GMS (software)

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For other uses, see GMS.
GMS icon.png
Developer(s) Aquaveo
Stable release
10.2 / October 2016
Operating system Microsoft Windows
Type Hydrogeology software
License Proprietary

GMS (Groundwater Modeling System) is a complete program for building and simulating groundwater models. It features 2D and 3D geostatistics, stratigraphic modeling and a unique conceptual model approach. Currently supported models include MODFLOW, MODPATH, MT3DMS, RT3D, FEMWATER, SEEP2D, and UTEXAS.

Version 6 introduced the use of XMDF (eXtensible Model Data Format), which is a compatible extension of HDF5. The purpose of this is to allow internal storage and management of data in a single HDF file, rather than using many flat files.


GMS was initially developed by the Engineering Computer Graphics Laboratory at Brigham Young University (later renamed in September 1998 to Environmental Modeling Research Laboratory or EMRL) in the late 1980s on Unix workstations. The development of GMS was funded primarily by The United States Army Corps of Engineers and is still known as the Department of Defense Groundwater Modeling System or DoD GMS. It was later ported to Windows platforms in the mid 1990s. Version 3.1 was the last supported version for HP-UX, IRIX, OSF/1, and Solaris platforms.

In April 2007, the main software development team at EMRL entered private enterprise as Aquaveo, LLC, and continue to develop GMS and other software products, such as WMS (Watershed Modeling System) and SMS (Surface-water Modeling System).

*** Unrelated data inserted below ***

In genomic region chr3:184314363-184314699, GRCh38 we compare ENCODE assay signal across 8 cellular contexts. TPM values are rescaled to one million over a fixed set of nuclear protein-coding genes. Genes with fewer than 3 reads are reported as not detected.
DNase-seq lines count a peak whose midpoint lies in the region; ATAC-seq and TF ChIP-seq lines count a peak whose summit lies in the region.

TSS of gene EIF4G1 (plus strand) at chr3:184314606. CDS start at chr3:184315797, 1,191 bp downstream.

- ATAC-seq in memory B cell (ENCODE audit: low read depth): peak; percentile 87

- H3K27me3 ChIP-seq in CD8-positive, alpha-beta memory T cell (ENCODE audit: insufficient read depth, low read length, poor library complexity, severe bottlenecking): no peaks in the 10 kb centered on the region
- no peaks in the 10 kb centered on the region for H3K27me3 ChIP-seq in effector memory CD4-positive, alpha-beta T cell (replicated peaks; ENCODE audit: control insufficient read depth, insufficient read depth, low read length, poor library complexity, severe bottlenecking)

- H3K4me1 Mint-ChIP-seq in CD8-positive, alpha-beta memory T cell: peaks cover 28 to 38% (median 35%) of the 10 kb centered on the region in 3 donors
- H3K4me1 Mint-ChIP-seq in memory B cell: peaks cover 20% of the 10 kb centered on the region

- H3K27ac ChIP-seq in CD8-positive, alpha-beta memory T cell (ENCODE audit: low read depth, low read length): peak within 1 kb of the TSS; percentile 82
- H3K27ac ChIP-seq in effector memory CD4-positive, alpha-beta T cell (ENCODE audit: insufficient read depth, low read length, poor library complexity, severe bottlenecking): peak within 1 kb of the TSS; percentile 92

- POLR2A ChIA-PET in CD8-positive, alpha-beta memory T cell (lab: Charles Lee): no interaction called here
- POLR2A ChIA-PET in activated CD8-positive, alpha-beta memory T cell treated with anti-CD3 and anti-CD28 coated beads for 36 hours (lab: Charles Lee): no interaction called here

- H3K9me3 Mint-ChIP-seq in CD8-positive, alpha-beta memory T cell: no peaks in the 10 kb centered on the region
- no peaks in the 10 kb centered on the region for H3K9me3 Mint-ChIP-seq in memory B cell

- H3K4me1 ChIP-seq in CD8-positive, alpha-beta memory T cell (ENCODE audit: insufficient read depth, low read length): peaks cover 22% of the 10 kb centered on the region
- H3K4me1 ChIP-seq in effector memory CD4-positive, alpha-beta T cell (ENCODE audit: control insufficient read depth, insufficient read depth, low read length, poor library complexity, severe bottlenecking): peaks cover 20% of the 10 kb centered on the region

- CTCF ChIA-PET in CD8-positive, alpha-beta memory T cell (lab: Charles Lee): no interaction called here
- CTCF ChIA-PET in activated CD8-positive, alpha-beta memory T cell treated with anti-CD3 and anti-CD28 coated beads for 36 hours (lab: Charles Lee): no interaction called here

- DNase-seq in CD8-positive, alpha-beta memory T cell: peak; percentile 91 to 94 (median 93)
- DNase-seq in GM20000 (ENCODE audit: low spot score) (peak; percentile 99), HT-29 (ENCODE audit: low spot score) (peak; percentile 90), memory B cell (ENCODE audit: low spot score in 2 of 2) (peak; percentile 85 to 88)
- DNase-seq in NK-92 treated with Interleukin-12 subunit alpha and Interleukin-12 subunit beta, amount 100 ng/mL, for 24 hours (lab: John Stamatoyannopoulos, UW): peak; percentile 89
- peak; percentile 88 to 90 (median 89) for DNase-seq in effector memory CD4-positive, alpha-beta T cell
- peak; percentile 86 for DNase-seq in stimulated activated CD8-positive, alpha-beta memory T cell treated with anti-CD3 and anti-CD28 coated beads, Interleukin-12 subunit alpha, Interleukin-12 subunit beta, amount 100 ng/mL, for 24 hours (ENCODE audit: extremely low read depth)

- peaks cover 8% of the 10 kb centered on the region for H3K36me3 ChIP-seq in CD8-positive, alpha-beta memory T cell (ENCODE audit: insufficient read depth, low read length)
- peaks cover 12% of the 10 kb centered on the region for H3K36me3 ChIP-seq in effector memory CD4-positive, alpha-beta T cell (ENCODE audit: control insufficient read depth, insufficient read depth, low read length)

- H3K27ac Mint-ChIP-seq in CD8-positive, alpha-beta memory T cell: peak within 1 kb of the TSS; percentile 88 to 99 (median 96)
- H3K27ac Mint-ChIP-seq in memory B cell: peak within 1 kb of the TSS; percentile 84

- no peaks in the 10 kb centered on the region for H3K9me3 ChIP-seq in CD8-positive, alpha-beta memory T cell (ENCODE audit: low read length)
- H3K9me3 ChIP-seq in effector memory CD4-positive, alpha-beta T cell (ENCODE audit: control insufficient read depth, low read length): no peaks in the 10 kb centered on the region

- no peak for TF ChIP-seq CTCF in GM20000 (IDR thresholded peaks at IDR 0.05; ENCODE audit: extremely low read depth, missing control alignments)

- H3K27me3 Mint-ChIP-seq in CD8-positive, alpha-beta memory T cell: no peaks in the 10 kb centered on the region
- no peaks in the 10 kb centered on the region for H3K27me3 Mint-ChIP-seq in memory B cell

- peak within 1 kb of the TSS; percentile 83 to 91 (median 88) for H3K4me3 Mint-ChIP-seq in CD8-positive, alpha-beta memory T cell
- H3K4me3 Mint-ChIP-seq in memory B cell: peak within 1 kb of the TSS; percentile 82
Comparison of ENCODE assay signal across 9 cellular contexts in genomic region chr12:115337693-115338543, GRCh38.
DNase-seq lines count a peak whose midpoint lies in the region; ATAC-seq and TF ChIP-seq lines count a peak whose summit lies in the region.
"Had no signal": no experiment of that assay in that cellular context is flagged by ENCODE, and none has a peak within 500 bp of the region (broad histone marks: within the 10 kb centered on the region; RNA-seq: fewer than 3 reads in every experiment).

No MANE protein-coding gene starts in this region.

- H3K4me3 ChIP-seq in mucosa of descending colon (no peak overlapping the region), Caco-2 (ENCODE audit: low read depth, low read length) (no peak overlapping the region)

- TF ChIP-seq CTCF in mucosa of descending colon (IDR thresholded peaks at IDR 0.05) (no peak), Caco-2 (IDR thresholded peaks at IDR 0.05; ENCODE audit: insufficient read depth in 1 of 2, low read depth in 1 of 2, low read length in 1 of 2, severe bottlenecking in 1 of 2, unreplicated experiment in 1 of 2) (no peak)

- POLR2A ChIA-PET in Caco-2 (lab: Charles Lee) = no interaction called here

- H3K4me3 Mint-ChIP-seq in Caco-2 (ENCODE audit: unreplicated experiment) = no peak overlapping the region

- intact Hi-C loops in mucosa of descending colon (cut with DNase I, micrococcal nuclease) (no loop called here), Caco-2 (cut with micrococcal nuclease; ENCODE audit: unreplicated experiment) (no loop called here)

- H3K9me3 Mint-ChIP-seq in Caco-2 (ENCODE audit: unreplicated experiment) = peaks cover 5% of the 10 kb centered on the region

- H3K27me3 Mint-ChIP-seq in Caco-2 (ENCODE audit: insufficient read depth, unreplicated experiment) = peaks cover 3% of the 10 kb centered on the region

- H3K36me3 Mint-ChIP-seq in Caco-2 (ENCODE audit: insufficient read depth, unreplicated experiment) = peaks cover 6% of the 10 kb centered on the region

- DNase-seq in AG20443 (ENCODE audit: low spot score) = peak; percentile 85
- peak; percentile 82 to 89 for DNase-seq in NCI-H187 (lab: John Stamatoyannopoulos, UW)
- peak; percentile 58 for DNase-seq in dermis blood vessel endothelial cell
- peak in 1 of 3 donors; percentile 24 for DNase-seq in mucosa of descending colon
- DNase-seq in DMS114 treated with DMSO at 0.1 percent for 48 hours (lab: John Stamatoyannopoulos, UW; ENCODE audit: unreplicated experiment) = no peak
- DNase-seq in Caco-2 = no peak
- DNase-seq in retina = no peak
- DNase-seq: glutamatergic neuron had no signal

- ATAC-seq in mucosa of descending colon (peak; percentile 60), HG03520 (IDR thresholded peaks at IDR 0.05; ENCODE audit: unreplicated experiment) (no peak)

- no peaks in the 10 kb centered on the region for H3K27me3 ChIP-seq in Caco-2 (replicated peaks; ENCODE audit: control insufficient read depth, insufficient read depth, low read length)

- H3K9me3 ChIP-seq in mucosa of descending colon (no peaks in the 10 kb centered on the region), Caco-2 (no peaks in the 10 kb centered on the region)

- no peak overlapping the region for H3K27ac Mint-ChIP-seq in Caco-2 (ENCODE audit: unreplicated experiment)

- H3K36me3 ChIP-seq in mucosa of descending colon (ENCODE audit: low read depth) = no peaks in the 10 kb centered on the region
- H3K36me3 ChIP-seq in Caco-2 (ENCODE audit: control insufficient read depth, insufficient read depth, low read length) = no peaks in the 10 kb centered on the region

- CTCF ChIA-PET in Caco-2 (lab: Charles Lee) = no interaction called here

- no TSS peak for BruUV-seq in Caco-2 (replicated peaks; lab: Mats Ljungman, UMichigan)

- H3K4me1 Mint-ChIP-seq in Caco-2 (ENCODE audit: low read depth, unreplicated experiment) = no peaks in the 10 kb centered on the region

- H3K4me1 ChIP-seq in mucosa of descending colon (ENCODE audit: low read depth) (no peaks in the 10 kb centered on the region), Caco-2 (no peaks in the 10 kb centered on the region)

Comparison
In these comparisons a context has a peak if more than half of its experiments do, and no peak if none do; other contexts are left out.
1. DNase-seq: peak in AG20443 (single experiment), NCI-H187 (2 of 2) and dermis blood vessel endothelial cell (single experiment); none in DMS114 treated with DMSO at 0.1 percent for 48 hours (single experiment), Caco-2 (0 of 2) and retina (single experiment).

Examples of GMS implementation[edit]

  • Using GMS, a methodology has been utilized for development of conceptual groundwater flow model in which spatially distributed values for groundwater recharge for Pali Area, India. To accomplish this, “Groundwater Modeling System (GMS), which is a comprehensive groundwater modeling environment, was used with GIS based graphical preprocessing tools to automate and streamline the modeling process” (Signhal and Goyal, 1990). GMS was praised for “seamlessly interfac[ing] with MODFLOW and several other preeminent groundwater models, … provid[ing] advanced graphical features for viewing and calibrating model results” (Signhal and Goyal, 1990). The authors created seven types of coverage using several GMS tools.
  • Using GMS, a production model, and a soil model facilitated the development of a “marketable permit scheme that can effectively manage nitrate pollution of groundwater supplies for communities in rural areas without hindering agricultural production in watersheds” (Morgan, Coggins, and Eidman, 249) The cost of drinking water is increasing due to nitrate contamination of domestic and municipal well water supplies. Specifically, “GMS provides an interface to the groundwater flow model, MODFLOW, and the contaminant transport model, MT3D. MODFLOW is a three-dimensional, cell-centered, finite-difference, saturated-flow model capable of both steady-state and transient analyses. … These two models, when put together, provide a comprehensive tool for examining groundwater flow and nitrate transport and accumulation” (Morgan, Coggins, and Eidman, 252). With the use of GMS, “the contamination problem [can be converted] from a nonpoint source to a point-source problem,” thus “illustrating the importance of incorporating tools from other disciplines to initiate new avenues of economic research on the problem of groundwater contamination from agricultural production” (Morgan, Coggins, and Eidman, 258).[1]